Preston Kirk ALL -- Here are a few more of my observations, having read the book in galley proofs a month or so ago. “We all make mistakes…and we all pay a price,” Castro admits in this deeply introspective biography. He recounts his unrequited love for a white princess and the resulting rebelliousness in a racist Central Texas 50 years ago and his roller coast ride through early journalistic success. That price? Heartbreak.
This is an introspective look at a precocious, driven, intellectual young Hispanic, who throughout his childhood and remarkable journalistic journey through life would find himself ““too Mexican for some and not Mexican enough for others.” Castro’s incisive analysis of his own early life is accomplished with wisdom and hindsight. Few flaws are left unexposed – much to the enlightenment of readers and probably a few long-lingering enemies. “… Prince… ” is not an apologist’s treatise on growing up and excelling Chicano in a racist Central Texas in the 1950s through early 1970s. Rather it is Castro’s sensitive search for knowledge and enlightenment about his own tenacious – and sometimes stubbornly stumbling -- path to maturity while bearing the heavy burden of unrequited love for a white girl. His literary trek is enlightening, engaging and, for him, humbling. He reflects on that journey with hindsight and wisdom.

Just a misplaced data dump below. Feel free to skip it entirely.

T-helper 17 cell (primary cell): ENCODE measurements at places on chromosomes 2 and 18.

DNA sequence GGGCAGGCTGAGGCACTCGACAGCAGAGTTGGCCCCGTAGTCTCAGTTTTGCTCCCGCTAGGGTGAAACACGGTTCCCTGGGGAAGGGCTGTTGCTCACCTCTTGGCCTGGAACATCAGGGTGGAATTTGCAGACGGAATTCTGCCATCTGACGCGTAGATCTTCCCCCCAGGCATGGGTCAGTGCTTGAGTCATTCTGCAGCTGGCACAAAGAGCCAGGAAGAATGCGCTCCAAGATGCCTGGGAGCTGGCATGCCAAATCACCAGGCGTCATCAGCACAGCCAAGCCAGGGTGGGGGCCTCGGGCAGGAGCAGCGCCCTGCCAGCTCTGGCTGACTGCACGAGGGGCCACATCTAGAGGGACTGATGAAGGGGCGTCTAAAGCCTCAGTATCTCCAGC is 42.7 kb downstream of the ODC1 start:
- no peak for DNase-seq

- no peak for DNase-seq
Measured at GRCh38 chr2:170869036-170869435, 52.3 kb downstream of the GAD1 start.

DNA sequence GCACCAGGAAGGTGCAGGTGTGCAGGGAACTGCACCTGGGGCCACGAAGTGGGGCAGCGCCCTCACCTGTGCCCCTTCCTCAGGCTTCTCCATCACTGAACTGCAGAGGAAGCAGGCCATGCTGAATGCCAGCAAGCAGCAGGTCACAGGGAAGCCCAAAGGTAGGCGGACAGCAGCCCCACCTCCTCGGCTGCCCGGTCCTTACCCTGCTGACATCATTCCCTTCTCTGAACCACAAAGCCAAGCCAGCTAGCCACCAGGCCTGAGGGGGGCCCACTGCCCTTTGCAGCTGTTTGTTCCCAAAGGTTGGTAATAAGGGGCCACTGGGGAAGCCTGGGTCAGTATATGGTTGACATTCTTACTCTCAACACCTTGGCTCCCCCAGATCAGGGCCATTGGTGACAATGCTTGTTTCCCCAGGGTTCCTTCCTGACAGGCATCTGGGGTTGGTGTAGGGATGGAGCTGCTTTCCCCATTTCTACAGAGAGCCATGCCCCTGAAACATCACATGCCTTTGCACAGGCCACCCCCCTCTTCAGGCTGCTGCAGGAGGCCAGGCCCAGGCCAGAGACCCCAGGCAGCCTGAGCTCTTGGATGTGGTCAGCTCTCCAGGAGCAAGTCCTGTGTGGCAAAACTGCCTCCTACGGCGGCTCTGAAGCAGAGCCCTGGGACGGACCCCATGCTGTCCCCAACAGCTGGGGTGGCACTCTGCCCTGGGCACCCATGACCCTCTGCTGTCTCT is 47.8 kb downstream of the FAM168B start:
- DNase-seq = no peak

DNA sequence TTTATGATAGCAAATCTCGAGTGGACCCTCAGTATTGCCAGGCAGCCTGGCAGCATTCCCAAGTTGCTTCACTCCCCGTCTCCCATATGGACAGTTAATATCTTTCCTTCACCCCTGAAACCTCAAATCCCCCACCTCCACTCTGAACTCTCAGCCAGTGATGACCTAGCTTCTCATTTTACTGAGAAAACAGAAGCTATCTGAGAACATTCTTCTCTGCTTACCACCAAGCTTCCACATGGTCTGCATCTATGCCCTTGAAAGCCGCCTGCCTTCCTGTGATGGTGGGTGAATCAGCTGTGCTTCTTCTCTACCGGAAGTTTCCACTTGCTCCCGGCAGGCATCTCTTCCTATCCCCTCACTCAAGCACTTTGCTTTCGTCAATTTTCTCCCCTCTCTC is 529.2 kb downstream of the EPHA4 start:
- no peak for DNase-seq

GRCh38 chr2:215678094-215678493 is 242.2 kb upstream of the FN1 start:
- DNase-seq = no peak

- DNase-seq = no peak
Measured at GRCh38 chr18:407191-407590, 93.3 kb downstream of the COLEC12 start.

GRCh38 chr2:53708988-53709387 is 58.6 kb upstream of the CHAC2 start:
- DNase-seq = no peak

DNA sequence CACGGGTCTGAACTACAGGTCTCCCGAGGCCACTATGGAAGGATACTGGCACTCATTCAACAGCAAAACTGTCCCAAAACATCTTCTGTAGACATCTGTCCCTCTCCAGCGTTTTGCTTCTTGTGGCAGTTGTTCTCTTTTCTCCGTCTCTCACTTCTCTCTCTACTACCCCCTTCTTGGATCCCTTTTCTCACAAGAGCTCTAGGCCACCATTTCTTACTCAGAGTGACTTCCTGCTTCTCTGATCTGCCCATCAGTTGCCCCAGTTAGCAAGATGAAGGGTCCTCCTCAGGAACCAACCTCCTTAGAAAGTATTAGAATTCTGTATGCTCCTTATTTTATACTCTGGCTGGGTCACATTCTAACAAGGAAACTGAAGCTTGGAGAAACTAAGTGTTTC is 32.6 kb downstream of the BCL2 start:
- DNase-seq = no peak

Tony’s introspective memoir tears down the “invisible wall” that Mexico’s late literary giant Octavio Paz says shields “The Mexican” from himself. In this sometimes scathing confrontation with himself, Castro -- and the reader -- finds some answers, but not the ones either may have been seeking . . . or anticipated.